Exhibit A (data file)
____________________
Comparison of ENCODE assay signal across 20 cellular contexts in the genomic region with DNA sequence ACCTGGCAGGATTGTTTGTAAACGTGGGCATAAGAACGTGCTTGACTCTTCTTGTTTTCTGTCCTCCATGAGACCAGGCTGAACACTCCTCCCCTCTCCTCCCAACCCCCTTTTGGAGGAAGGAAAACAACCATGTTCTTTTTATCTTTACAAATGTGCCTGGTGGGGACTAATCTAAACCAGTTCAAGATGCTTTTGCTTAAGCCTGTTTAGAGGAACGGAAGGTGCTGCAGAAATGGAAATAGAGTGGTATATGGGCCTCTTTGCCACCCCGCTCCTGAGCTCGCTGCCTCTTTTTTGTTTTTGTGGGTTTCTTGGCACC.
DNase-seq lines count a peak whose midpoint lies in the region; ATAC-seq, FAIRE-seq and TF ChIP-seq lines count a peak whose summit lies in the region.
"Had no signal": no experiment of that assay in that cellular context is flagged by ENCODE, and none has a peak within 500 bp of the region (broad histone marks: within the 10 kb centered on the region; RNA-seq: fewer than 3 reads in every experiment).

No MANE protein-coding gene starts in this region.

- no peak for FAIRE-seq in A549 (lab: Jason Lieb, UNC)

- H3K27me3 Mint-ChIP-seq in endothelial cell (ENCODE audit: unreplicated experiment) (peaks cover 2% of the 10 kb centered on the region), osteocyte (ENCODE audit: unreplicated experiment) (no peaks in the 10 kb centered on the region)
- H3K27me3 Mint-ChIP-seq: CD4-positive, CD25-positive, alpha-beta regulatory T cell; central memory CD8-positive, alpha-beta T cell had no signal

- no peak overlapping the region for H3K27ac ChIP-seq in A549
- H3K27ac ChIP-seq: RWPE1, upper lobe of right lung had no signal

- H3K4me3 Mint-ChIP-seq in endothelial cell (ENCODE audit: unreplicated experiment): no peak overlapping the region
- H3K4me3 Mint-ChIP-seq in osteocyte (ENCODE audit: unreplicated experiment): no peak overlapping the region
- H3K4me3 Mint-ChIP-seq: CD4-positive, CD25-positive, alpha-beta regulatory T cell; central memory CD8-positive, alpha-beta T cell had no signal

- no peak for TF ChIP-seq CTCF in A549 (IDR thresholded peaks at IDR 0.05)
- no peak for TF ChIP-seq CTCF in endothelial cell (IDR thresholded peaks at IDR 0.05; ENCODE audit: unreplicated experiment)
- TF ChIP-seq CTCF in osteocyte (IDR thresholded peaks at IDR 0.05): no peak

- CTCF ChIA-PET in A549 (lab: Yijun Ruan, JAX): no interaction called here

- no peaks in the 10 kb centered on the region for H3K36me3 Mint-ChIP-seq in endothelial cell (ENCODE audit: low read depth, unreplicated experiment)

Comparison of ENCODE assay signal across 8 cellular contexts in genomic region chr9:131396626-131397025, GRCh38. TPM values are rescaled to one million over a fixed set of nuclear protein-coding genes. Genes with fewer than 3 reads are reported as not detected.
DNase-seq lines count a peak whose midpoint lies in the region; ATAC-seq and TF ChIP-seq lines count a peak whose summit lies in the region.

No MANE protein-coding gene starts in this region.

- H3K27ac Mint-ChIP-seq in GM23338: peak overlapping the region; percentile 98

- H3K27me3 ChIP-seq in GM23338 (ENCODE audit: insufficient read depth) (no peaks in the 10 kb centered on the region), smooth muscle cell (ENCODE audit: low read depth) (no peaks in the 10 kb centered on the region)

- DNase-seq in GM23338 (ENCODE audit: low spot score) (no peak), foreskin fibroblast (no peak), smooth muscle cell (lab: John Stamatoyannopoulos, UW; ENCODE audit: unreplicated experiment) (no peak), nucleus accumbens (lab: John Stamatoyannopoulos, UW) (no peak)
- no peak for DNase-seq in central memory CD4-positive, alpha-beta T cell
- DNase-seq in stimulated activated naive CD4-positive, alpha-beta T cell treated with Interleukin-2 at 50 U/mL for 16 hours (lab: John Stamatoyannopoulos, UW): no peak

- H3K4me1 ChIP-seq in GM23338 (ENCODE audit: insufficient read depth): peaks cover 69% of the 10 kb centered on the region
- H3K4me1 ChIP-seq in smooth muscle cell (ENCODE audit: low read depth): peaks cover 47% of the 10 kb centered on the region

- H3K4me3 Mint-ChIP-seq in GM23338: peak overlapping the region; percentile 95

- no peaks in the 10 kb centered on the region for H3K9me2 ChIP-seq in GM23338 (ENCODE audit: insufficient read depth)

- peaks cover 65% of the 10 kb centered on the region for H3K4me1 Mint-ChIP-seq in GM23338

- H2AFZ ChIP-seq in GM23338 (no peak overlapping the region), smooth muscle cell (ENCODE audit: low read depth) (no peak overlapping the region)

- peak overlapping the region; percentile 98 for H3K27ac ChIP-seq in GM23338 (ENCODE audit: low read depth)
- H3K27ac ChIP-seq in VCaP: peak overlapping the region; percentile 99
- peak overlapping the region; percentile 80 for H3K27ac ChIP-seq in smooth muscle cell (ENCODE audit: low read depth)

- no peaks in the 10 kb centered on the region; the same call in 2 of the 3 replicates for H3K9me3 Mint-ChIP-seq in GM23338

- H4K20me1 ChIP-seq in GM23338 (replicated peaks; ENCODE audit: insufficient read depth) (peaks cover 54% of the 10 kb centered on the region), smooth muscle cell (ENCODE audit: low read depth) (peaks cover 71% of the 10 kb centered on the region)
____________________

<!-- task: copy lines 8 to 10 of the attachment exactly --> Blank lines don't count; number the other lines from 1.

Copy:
- no peak overlapping the region for H3K27ac ChIP-seq in A549
- H3K27ac ChIP-seq: RWPE1, upper lobe of right lung had no signal

- H3K4me3 Mint-ChIP-seq in endothelial cell (ENCODE audit: unreplicated experiment): no peak overlapping the region